“I used a pregnancy model to prove this hypothesis. Pregnancy is associated with doubling of the cardiac blood volume by the end of the second trimester. I performed a longitudinal study using cardiac ultrasound in 102 pregnant women in the first and third trimester and post pregnancy period. All women had structurally normal hearts without any spongy appearance at the beginning. During pregnancy 26 women developed the spongy appearance. In the post-pregnancy period 19 women showed resolution of the spongy appearance and 6 had near resolution. As they say, pregnancy is like running a marathon. The finding from this study should prevent erroneous over-diagnosis of left ventricular non-compaction in low risk populations. My research has had a significant impact in the way we diagnose these conditions. The work generated several abstracts, publications, oral presentation and prizes internationally.”

At our Family Research Day in 2019, Dr Gati gave a presentation to talk about exactly what it means to be a CRY Research Fellow:

After completing her time as a Fellow, Dr Gati has gone on to further her work in cardiology, help CRY’s myheart network, and currently works at the Royal Brompton Hospital in London as a Consultant Cardiologist.

“A typical day will involve assessing and supporting patients in the inherited cardiac conditions clinic with genetic cardiac diseases,” Dr Gati says. “I have also set up a sports cardiology clinic to support individuals who wish to participate in sport be it at a recreational or competitive level with cardiovascular diseases. I love the idea that I can give my patients advice on a healthy lifestyle and exercise prescription as part of preventive medicine. My other interest is to provide specialist imaging of the heart with cardiovascular magnetic resonance to identify patients with coronary artery disease and heart failure which are the leading killers in the aging population. I am actively involved in teaching junior doctors and lecturing at national and international level. My research interest parallel my clinical interest and I continue to support CRY through ‘advice and guidance’ service, the myheart network, and the international CRY conference. This year we will be appointing the first CRY Fellow to work alongside me at the Royal Brompton to do valuable research and train in the field of inherited cardiac conditions.”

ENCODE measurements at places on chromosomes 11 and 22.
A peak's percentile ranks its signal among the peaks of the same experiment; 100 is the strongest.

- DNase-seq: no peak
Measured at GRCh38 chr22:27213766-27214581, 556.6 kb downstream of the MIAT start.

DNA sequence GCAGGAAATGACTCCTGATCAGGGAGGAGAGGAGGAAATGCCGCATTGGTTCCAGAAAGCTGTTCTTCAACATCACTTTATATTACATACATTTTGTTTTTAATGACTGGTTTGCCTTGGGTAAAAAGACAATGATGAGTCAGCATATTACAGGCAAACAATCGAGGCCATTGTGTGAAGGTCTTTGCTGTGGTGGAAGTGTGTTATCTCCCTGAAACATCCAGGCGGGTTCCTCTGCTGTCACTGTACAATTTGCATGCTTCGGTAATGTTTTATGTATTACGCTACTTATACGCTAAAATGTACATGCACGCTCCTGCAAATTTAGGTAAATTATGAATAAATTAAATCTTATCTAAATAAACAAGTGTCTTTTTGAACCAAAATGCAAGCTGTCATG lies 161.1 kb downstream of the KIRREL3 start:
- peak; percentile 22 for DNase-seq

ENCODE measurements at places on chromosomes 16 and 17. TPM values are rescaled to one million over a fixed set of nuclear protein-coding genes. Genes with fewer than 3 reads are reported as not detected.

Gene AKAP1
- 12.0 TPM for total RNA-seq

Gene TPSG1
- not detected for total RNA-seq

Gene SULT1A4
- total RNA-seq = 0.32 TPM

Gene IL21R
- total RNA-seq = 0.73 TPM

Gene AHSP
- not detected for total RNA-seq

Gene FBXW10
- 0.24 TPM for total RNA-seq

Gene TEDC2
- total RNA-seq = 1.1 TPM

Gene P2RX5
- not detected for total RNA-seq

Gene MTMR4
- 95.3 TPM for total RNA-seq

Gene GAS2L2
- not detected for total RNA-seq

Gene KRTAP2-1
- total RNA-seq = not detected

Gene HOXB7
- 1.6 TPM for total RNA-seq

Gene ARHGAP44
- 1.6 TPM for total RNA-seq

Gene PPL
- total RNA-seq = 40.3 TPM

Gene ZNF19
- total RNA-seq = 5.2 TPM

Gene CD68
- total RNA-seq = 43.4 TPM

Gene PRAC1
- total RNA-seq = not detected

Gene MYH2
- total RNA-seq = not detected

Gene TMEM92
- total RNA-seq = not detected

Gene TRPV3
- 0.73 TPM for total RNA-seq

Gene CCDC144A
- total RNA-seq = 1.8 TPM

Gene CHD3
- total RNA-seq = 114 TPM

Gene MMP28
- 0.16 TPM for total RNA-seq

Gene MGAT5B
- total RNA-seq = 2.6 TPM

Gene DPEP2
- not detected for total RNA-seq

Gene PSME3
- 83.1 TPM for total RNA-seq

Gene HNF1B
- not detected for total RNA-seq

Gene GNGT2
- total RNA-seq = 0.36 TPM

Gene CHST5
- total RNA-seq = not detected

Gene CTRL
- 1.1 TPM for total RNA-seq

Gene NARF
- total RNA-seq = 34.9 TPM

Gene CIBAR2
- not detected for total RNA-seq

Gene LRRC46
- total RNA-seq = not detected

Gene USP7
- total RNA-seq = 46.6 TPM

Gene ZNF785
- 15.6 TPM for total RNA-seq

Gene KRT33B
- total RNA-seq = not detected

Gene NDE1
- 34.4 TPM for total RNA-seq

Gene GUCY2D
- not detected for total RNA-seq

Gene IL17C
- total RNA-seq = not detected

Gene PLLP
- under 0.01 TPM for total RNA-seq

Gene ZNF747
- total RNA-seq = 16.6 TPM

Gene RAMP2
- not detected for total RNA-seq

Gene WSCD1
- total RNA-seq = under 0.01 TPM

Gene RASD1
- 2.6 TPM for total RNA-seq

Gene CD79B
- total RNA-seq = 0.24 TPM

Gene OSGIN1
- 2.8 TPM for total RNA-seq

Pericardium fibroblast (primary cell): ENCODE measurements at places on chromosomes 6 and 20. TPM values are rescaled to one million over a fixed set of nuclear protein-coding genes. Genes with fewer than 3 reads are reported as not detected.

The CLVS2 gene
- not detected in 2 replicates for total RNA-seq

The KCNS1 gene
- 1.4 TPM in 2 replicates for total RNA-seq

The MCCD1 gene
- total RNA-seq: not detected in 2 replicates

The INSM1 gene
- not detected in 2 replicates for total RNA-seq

CRY’s research programme has constantly developed over the years, with numerous influential studies being published as our understanding of young sudden cardiac death has grown.

We have had a total of over 30 Research Fellows over the years, who have been trained as specialists by CRY, completed a wealth of impactful research, and are now working in the NHS throughout the UK, while many more have received international grants to return to hospitals around the world. And before the COVID-19 pandemic brought screening events to a halt, we had screened over 220,000 young people.

“CRY research has made a massive impact to preventing young sudden cardiac death,” Dr Gati says. “In the UK only young people with cardiac symptoms or a family history or premature cardiac disease or sudden cardiac death receive cardiac screening on the NHS. However, most deaths occur in the absence of symptoms. CRY research has shown that 1 in 300 young people in the UK have a potentially serious cardiac condition. The CRY screening program has continued to expand which has only been possible through the valuable support of the fundraiser and sponsors. I would say that CRY have made a difference to a young person’s life through supporting the training of individuals like myself who now work all over the UK supported and managing specialist inherited cardiac conditions clinics.

“CRY is my charity, and I am for one very proud of what they have achieved!”